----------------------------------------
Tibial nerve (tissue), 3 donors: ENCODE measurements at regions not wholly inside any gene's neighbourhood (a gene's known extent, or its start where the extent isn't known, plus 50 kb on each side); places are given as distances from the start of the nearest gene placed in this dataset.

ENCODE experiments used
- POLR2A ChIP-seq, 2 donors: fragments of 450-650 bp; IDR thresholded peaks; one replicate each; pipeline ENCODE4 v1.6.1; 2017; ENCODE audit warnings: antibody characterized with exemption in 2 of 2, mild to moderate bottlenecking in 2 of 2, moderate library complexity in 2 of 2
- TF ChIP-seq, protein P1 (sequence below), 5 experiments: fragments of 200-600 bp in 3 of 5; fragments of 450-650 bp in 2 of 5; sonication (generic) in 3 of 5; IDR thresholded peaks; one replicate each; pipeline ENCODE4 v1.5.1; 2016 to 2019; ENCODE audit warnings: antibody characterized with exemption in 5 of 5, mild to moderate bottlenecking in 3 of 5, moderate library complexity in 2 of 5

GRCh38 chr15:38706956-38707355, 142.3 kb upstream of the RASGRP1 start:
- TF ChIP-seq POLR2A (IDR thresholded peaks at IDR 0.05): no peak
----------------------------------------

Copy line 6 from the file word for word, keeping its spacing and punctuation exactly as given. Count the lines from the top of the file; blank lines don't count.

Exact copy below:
- TF ChIP-seq POLR2A (IDR thresholded peaks at IDR 0.05): no peak